For as long as I’ve held a Monday to Friday, 9-5 job, I’ve struggled to manage my Sunday anxiety. What fire will be waiting for me to put out Monday morning? What decision is going to come back to bite me? Who is going to be in crisis? What’s going to blow up?
When I stop and think about it, I know that these are the fears I face every Sunday. But they aren’t what I actually think about. That would be too easy.
Every Sunday around 3pm, I start to feel it: the energy of anxiety buzzing in my head. But I don’t notice the energy directly. Instead, I notice that my family gets really annoying. I notice that my front door isn’t closing properly and I need to move the weather stripping over by a half-inch (or some other totally unnecessary but suddenly urgent DIY project that causes me to empty the contents of my garage onto my kitchen counter and quickly get overwhelmed). I get really irritated that I haven’t relaxed enough this weekend; it’s almost over, and I’m the only person in my whole family who seems to care about living in a house that is clean and not falling apart!
Stop pautchkating; sit down and relax!
Typically, this 2-3 hour Sunday marathon is punctuated by Mike telling me to sit down and stop “pautchkating”. I’m not sure if it’s an actual word, but pautch-ka/ting is the term my Ukrainian-speaking parents and grandparents used to describe the non-stop puttering-around that the women in my family are known for. I may come by it honestly, but let’s be clear, I am the world champion when it comes to Sunday afternoon pautchkating.
I know you’re smart enough to know that pautchkating is just a substitution for not managing my anxiety about the unknowns of the coming work week. And yes, that nervous energy does help me get a lot done. Of course, the drawbacks outweigh the benefits.
A typical Sunday night: how the anxiety builds
- Before I know it, it’s 7pm and I still haven’t started dinner.
- And when we don’t eat until 8, I get hangry and pick a fight with one of the kids.
- Our quiet Sunday night becomes eerily quiet when, after a tense dinner, all four of us retreat to different corners of the house to avoid one another. Everyone stews in their own irritation.
- I sit in my brain and continue to think about all of the ways that I get taken for granted as a parent and spouse.
- Sometimes, I’ll go find a family member to share just how frustrated and hurt I am (at least that’s what it sounds like in my head before it comes out of my mouth).
- Another snippy fight. More silence. Internet research on how to get my family to help out more.
- Damn it! It’s already 11:30 pm and I still haven’t showered and prepped for tomorrow.
- I’m in bed by 12:30 am. But my brain is still going (I finally thought of the best comeback for that entitled comment earlier).
- By 2:00 am I finally fall asleep.
- When the alarm goes off at 6:30, I feel like a bag of garbage. And guess what? So does everyone else.
It doesn’t have to be this way! Manage your anxiety with these tips.
If this sounds even vaguely familiar, I’m happy to share that this rarely happens for me anymore. And I’m confident that you can take control of your Sunday jitters too. Start with these three steps.
Look your anxiety straight in the face.
My clients often tell me they avoid looking at their calendar or email because “I want to enjoy my weekend.” But we all know that avoiding just builds negative energy. Your brain starts to play the “what if” game, and your anxiety ratchets up throughout the day.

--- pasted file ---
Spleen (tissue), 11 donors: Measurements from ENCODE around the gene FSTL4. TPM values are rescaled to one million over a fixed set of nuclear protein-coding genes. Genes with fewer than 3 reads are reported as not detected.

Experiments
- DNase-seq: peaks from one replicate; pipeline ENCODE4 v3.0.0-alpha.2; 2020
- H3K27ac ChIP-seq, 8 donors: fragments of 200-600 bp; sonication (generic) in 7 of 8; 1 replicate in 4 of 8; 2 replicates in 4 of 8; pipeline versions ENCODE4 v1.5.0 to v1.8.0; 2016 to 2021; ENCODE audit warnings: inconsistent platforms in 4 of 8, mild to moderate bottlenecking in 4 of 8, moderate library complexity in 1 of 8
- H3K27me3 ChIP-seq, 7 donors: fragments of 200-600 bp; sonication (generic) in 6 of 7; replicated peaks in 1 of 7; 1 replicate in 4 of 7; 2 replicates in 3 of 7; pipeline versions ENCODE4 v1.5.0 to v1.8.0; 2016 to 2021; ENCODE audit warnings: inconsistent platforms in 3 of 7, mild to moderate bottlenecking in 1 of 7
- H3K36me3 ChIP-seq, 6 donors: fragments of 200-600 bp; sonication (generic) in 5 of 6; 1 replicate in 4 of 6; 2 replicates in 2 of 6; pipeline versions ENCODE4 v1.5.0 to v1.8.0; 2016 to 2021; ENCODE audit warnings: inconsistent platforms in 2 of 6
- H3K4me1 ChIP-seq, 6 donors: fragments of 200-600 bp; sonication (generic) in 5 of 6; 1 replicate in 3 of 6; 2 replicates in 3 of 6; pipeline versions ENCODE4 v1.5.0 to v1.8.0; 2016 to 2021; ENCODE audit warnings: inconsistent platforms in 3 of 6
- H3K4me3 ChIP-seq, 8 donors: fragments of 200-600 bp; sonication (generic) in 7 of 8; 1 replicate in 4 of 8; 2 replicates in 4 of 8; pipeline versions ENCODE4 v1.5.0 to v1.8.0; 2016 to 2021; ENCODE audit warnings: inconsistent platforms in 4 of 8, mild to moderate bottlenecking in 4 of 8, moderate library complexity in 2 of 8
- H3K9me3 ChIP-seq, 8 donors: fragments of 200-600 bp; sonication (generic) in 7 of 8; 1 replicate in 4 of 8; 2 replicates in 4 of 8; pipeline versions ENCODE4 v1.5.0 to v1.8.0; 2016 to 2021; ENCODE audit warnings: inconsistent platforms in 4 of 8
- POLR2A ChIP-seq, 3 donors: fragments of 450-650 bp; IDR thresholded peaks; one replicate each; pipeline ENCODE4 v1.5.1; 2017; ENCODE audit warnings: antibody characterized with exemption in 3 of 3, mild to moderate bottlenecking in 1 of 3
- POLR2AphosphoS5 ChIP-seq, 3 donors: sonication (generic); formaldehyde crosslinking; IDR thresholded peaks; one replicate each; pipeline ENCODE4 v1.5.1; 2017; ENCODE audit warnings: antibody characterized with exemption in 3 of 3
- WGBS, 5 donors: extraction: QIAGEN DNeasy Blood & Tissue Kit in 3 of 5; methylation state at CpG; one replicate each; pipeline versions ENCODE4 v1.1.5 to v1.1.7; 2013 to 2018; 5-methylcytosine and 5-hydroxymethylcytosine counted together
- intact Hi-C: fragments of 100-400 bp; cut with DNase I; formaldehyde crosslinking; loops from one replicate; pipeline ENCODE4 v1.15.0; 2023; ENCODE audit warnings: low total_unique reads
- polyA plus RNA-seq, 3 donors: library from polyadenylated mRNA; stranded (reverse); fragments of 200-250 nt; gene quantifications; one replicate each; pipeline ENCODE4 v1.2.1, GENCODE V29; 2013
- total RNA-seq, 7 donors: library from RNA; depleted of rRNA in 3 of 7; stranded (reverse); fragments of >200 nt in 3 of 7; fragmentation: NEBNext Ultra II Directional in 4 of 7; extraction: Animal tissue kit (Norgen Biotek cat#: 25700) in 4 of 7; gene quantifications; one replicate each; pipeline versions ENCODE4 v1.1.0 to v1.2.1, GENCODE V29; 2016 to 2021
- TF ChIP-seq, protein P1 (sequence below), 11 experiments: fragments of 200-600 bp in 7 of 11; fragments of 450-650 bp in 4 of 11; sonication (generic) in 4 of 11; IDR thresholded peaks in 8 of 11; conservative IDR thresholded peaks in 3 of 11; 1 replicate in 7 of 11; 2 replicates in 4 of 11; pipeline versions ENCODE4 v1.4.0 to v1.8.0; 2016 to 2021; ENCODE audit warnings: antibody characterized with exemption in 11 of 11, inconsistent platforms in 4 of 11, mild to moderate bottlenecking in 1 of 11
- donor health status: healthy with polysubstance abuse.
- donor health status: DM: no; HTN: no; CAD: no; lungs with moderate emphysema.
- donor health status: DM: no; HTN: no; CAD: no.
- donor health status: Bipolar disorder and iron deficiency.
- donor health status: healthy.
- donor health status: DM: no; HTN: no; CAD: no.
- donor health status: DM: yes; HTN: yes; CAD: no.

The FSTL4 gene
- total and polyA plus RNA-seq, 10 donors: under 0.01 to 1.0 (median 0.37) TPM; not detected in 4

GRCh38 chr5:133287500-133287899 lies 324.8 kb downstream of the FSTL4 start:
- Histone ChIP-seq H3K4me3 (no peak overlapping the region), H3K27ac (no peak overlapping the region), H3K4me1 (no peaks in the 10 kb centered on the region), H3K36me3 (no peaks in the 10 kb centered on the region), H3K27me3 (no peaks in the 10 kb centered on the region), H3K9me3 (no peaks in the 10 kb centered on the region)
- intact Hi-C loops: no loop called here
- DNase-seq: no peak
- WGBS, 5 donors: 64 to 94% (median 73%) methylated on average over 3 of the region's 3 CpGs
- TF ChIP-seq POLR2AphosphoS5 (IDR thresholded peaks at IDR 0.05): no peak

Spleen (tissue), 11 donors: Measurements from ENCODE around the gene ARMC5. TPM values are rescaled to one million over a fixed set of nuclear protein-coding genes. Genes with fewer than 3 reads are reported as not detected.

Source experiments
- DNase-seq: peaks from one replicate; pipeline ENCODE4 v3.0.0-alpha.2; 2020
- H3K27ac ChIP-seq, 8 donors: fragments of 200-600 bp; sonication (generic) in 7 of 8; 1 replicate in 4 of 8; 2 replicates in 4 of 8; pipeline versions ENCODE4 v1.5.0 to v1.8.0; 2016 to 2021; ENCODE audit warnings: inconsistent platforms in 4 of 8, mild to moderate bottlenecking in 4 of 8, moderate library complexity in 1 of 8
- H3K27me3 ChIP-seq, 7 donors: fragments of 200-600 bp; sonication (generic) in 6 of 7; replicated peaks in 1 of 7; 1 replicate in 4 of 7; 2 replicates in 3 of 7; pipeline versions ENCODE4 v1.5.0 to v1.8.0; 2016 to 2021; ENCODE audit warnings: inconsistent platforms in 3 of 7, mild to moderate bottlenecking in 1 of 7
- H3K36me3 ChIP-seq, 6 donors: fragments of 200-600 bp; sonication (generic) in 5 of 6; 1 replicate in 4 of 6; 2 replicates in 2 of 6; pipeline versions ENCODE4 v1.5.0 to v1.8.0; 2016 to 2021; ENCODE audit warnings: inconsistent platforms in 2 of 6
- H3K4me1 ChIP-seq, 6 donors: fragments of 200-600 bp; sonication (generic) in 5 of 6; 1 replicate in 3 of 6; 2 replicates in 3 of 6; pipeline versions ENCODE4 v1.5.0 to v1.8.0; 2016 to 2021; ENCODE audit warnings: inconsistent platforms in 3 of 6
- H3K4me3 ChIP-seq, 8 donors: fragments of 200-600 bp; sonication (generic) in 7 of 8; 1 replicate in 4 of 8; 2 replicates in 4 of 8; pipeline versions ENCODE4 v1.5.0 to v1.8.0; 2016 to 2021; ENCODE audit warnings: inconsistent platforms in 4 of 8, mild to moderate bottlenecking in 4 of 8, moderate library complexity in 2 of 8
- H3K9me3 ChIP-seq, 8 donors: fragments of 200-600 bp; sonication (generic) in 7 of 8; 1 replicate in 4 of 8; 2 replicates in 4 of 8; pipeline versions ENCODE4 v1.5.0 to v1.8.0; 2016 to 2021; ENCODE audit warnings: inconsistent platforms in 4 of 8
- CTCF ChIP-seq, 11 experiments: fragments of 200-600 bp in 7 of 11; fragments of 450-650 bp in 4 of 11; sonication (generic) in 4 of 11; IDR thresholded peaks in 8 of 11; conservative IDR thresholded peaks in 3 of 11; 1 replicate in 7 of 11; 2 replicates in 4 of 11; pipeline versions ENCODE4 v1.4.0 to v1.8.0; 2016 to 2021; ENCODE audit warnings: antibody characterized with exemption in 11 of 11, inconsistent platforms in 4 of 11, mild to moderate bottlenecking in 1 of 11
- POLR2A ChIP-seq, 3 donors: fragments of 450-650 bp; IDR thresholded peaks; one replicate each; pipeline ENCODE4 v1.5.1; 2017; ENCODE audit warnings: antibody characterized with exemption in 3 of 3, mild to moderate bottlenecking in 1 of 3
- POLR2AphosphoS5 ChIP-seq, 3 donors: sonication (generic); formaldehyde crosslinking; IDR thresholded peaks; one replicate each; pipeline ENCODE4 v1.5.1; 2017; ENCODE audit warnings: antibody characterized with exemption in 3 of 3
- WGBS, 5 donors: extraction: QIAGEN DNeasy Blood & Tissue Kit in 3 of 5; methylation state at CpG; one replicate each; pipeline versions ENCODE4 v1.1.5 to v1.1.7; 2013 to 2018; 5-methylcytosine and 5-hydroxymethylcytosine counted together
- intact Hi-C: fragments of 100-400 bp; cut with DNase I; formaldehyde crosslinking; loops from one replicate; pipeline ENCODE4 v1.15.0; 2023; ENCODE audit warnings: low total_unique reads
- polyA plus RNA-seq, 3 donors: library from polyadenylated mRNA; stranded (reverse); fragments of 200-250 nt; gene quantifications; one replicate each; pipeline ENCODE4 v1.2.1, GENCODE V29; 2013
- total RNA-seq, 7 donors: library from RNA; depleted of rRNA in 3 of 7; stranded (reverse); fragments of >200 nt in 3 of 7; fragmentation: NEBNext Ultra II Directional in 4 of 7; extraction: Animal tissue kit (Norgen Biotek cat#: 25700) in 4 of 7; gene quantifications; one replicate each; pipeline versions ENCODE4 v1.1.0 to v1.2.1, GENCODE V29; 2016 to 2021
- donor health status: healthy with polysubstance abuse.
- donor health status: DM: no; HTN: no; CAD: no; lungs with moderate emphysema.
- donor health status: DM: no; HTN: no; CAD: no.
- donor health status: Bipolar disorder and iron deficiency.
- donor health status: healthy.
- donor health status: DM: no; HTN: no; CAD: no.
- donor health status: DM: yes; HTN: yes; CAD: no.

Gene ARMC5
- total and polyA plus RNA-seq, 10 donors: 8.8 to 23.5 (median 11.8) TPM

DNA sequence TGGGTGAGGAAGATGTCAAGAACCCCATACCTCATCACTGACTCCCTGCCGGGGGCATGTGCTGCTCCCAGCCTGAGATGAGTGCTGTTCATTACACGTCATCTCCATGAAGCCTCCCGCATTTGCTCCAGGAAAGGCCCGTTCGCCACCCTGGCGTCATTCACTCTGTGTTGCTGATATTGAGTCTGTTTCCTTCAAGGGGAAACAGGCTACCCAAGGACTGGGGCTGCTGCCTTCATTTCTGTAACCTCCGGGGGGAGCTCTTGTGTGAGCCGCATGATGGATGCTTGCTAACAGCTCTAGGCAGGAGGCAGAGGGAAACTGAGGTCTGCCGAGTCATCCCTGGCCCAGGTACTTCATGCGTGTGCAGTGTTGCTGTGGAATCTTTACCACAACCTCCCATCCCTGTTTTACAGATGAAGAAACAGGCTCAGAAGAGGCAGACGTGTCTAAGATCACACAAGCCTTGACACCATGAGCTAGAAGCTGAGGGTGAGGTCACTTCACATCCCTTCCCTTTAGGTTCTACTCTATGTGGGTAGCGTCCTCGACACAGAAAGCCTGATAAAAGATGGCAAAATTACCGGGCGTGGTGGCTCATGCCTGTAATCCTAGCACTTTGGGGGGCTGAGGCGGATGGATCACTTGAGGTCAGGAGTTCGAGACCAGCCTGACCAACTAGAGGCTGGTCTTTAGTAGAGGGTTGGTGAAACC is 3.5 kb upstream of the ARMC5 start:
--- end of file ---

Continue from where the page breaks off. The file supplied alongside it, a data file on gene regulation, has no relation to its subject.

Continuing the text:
Instead, take 15 minutes, ideally within about an hour of getting up. Sit down with your phone/computer/planner and:
- look at your calendar to see what you ACTUALLY have on tomorrow – and for the rest of the week
- scan your email for priorities that you need to start advancing
- schedule time for those priorities into your week
Determine what you need to have a great week.
Now that you have a sense of what your week will look like, you can estimate the amount of disaster preparedness you need to do. If your week is packed, there is potential for something to go sideways. What would be helpful so that the rest of your life doesn’t suffer? Maybe this means assigning the kids to vacuum duty. Plan to order in pizza Monday. Ask your partner to take care of groceries this week. At work, can you move a few unnecessary meetings? Schedule some creativity time for yourself? Outsource or delegate some work?
Ask yourself one question to get at these answers: What would help to make my week easier? Then ask for it.
Manage a positive transition into the work week.
It’s Sunday morning and you now have a handle on what your week is going to be like. What do you need from today so that you can have a great week?
Plan your day around meeting YOUR needs. Maybe you love the feeling of driving a clean car. Well, go get yourself a delicious coffee, then sit in the Sunday carwash lineup and listen to that podcast you haven’t had time for all week. Do you need to kick off your week with a sweat session or extended meditation session? Go for a walk? Paint something? Bake something? Who can you call for a visit – whose cup can you fill, while filling your own? Be sure to plan your evening for a smooth transition into your week. If you cook, plan dinner and set an alarm to remind you when it’s time to start prepping. And set an alarm for when you need to start getting ready for bed.
Just like you asked yourself what you needed to make your week better, ask what you need to make your Sunday great. Then go do it.
How will you manage your Sunday anxiety?
Which of these tips are you going to try this week? Tell me in the comments and share your own tips for dealing with the Sunday jitters.